Vietnamese Water Puppets
Water puppetry is an art form which has been entertaining Vietnamese audiences since the 11th century. The shows were originally performed in the country’s rice fields, but today are usually found in theaters. We went to Saigon’s most well-known venue, the Golden Dragon Theater, to check out one of the shows.
The concept of water puppetry is simple to grasp: hidden behind a backdrop, a team of puppeteers use long bamboo sticks and strings to control the puppets, who glide about a pool of water.
But although I understand the basic idea, what I have trouble comprehending is its execution. We saw scenes with at least eight puppets zipping about, often in perfect synchronization. How do the puppeteers, each apparently maneuvering a stick through the water, manage to do it so quickly and exactly? Are they jumping over each other? Passing the sticks down a line? As entertaining as the show was, I think I would have preferred to go backstage, to see them work.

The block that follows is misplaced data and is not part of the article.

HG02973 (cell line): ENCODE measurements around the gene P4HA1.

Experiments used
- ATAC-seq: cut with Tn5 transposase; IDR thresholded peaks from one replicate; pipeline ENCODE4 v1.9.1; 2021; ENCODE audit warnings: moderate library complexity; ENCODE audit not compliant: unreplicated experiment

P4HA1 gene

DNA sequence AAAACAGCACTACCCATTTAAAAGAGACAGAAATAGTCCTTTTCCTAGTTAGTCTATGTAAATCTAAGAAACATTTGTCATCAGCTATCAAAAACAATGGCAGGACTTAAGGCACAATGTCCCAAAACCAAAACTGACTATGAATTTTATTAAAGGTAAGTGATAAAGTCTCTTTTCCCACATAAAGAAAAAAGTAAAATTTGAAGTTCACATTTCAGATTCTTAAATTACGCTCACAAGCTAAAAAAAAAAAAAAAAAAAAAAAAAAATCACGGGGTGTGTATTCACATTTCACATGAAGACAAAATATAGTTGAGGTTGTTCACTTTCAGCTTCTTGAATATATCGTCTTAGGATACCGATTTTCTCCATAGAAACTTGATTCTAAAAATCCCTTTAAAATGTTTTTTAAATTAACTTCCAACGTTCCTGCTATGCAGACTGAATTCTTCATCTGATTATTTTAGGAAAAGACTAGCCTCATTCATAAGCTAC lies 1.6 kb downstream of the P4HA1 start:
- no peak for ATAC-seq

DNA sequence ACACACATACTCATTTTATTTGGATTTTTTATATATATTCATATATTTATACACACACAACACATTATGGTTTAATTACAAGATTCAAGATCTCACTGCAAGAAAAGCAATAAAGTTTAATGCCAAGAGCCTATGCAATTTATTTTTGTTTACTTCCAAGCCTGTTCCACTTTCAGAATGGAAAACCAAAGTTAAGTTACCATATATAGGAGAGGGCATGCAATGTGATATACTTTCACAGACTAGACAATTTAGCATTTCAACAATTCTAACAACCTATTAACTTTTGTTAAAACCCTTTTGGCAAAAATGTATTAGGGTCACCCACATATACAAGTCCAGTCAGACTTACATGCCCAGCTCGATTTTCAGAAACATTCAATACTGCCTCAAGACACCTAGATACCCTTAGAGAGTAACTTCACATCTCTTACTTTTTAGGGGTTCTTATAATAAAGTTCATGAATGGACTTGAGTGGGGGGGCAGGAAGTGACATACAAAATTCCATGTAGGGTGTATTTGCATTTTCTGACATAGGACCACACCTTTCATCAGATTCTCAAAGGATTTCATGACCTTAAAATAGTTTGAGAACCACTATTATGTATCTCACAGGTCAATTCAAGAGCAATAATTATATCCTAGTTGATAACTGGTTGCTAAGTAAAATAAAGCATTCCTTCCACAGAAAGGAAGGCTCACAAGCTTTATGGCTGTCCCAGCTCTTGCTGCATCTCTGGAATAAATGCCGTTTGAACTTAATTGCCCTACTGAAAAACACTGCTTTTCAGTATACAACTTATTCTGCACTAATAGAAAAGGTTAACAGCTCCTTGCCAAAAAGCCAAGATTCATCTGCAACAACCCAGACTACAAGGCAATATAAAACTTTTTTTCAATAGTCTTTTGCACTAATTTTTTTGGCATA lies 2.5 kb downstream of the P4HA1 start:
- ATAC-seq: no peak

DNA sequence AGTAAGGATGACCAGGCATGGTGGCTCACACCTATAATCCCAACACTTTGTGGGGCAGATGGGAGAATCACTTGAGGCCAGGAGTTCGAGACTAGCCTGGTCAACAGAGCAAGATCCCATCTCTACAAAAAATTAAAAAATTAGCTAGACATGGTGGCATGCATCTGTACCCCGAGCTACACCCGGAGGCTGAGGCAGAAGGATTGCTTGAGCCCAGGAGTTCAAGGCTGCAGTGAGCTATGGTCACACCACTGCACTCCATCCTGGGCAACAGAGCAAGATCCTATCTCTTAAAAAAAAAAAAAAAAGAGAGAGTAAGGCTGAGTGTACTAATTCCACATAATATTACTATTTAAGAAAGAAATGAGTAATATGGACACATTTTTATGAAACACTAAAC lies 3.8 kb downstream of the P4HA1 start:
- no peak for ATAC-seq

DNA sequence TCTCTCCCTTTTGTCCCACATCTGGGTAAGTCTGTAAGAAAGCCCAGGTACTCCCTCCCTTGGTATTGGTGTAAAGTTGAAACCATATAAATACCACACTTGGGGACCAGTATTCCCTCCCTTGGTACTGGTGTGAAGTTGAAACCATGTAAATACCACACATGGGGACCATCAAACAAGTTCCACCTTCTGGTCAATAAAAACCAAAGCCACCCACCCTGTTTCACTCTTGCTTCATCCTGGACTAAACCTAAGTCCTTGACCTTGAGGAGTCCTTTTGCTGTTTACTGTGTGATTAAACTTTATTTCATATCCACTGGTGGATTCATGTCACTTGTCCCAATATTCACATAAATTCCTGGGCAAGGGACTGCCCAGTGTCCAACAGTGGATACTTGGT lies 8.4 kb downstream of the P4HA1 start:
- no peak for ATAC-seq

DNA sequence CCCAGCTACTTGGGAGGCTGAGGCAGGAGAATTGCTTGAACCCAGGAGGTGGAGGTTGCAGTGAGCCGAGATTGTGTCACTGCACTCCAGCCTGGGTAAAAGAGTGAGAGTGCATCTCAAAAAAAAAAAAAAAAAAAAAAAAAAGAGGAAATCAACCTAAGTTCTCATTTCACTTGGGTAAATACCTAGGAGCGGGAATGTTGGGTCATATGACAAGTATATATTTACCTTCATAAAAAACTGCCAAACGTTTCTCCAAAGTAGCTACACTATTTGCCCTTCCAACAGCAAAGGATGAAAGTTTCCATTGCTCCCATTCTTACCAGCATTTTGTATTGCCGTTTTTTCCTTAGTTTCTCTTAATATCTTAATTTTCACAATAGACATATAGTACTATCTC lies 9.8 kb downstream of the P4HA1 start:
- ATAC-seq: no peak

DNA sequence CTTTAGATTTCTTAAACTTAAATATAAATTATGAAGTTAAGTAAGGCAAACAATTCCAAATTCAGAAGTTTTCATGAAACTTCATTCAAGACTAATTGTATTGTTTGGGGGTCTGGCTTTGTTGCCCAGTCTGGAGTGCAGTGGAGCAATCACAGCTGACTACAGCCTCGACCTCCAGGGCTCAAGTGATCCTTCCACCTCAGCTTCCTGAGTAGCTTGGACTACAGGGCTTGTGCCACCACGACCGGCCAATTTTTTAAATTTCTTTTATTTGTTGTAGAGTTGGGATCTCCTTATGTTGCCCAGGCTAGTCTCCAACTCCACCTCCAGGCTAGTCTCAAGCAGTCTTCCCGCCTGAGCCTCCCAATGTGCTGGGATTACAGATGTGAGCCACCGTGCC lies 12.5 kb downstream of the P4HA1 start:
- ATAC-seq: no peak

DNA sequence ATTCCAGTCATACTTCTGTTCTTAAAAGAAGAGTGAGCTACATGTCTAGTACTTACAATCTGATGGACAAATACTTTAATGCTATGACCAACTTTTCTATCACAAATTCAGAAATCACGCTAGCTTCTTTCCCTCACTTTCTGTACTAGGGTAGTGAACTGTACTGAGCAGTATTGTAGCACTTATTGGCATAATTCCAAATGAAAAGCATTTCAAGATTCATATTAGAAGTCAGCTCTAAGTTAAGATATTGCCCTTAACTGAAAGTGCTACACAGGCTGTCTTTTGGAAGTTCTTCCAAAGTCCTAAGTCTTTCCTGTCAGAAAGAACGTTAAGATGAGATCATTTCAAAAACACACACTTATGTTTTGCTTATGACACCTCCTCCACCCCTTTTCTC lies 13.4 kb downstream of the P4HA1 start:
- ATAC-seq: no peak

The show was entertaining, though. Accompanied by a small ensemble of traditional Vietnamese instruments, the puppets enacted a number of scenes. I’m unsure whether these were individual vignettes, or if there was an overarching story being told; it’s not like I understood anything which was being said. But who needs to follow the script, when the show consists of flame-spitting water dragons, and fishermen trying to net their slippery prey?
The performance lasted about an hour, which felt perfect… enough time to get your money’s worth, but not so much that you start to get bored. If you’d like to go, book tickets as early as possible. We had to purchase ours over a week in advance, because every show until then was sold out. The theater is small enough that you’ll be able to see well, even if seated in the back. In the front couple rows, you might get wet.